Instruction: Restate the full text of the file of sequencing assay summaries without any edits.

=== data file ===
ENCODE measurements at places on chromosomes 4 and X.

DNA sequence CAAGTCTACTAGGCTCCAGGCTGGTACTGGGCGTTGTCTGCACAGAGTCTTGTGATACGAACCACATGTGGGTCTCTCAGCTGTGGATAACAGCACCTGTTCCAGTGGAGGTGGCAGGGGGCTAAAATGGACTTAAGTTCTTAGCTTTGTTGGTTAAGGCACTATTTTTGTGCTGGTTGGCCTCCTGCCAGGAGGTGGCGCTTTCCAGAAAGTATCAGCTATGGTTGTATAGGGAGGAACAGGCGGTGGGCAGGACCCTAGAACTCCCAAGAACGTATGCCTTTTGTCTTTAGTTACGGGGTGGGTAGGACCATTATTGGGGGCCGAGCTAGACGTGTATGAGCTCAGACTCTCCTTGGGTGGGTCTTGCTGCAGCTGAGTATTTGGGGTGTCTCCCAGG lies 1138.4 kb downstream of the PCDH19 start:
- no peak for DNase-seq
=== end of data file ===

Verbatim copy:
ENCODE measurements at places on chromosomes 4 and X.

DNA sequence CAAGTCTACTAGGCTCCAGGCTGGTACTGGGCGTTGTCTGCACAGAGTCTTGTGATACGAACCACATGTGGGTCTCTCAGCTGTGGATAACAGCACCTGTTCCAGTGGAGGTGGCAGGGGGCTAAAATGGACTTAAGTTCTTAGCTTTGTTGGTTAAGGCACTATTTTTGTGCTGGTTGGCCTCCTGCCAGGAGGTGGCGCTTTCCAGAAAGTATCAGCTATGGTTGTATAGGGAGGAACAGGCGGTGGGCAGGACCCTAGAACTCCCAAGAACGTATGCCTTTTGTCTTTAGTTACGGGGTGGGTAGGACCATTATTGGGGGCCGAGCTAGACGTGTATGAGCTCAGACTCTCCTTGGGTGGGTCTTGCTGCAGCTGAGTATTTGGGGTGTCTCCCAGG lies 1138.4 kb downstream of the PCDH19 start:
- no peak for DNase-seq